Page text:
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Turner was an accomplished governor of North Carolina from 1802 to 1805. Before that, Turner was a soldier during the Revolutionary War, during which he served under the famous General Nathaniel Greene. Turner later became a representative in the House of Commons from 1798 to 1800 and served in the State Senate before reaching the North Carolina governorship in 1802. Turner was best known for his affiliation with Nathaniel Macon, a politician from North Carolina who mentored the Old Republicans.
The Tuscarora, one of the most prominent tribes of eastern North Carolina at the time of European settlement, were a well-developed tribe that spoke a derivative of the Iroquoian language. The tribe established communities on the Roanoke, Tar, and Neuse Rivers, growing crops such as corn, picked berries and nuts. They also hunted big game such as deer and bears. Despite the tribe’s size and numerous warriors, the Tuscarora War (1711-1713) led to the migration of the tribe to New York and the near vanishing of the tribe from North Carolina.
What is now Carteret, Pamlico, Craven, Lenoir, Jones, Beaufort, and Pitt Counties was a terrifying place to live from 1711 to 1713. North Carolinians and the Yamasee waged war against the Tuscarora. Many colonists’ settlements were burned and the Tuscarora ax indiscriminately fell upon men, women, and children. In the end, English colonists prevailed. Captured Tuscarora were sold into slavery and those that escaped northward joined the Iroquois League.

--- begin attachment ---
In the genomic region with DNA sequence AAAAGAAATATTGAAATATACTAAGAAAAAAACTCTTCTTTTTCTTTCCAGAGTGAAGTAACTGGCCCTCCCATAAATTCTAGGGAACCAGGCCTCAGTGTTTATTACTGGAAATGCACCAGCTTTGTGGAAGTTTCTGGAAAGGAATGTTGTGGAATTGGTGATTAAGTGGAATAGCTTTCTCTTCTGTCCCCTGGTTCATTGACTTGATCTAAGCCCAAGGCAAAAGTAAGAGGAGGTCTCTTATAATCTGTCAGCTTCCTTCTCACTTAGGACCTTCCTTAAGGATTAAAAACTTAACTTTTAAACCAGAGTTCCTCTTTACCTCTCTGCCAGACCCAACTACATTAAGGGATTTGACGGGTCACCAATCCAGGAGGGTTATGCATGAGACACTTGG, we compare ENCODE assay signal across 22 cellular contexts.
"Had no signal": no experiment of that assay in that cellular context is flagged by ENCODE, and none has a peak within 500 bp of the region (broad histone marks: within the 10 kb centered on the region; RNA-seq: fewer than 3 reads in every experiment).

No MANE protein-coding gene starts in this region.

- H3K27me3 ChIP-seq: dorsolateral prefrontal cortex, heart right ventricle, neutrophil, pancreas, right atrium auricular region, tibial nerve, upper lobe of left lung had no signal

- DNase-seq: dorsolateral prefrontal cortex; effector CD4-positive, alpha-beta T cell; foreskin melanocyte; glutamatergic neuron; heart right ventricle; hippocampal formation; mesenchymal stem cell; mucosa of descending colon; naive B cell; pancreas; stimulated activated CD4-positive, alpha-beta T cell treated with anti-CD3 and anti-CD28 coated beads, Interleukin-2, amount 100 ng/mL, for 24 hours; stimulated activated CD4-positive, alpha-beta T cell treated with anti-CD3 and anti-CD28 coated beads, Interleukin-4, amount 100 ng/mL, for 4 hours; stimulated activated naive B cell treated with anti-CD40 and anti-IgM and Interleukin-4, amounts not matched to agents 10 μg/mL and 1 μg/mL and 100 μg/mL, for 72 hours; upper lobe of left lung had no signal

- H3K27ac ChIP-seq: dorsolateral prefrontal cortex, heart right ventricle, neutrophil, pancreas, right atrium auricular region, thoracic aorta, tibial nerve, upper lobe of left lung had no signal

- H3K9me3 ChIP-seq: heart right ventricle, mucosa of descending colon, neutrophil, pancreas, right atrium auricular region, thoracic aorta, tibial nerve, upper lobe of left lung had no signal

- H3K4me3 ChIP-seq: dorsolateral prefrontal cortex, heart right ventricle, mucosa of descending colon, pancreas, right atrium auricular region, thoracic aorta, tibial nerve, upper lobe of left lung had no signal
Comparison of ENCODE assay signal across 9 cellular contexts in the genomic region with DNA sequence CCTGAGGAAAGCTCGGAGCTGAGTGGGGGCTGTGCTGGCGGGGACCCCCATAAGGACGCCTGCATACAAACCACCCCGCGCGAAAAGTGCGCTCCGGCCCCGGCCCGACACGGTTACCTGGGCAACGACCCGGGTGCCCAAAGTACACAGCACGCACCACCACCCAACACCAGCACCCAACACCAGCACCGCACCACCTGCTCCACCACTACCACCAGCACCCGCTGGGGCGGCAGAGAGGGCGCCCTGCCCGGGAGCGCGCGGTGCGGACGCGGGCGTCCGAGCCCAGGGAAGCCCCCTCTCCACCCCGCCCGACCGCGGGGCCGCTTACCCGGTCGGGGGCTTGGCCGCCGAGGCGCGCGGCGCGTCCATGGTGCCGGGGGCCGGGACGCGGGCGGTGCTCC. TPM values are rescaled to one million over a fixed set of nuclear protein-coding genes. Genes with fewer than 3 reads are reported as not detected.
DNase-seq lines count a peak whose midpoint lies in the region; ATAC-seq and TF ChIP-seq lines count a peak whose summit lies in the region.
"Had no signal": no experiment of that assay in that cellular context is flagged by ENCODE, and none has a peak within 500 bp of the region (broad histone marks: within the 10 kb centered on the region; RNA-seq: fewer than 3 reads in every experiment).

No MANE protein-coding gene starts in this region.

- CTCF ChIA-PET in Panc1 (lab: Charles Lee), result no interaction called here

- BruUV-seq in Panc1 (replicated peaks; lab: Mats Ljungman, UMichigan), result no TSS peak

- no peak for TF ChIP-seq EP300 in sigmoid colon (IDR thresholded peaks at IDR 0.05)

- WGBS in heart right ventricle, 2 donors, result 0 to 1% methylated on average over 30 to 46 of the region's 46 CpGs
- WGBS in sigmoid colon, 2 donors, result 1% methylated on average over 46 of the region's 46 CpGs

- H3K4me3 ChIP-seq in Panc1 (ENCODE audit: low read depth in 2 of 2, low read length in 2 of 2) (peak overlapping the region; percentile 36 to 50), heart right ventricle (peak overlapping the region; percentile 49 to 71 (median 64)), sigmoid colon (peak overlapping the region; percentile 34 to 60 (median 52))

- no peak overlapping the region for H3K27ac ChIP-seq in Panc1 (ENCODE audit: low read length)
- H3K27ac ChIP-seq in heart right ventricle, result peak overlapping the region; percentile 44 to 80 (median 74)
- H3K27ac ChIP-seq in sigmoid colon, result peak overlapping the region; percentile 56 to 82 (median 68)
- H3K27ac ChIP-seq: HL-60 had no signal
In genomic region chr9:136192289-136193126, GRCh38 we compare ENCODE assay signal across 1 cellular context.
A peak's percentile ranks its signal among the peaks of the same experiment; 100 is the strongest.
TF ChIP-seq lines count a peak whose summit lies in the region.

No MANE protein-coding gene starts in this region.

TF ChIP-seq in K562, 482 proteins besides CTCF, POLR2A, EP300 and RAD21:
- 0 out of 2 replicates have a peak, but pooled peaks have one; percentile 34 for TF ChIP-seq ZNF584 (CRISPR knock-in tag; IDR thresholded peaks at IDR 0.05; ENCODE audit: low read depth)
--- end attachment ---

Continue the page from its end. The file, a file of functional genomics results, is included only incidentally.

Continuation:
A county with numerous wetlands, swamps, and bogs, Tyrrell is home to the largest habitat for black bears on the United States east coast. Outdoorsmen and naturalists visit Tyrrell County to fish, bird watch, and for water sports. Even so, Tyrrell is the least populated county in North Carolina; its wetlands, in times past, have discouraged travel, agriculture, and widespread settlement.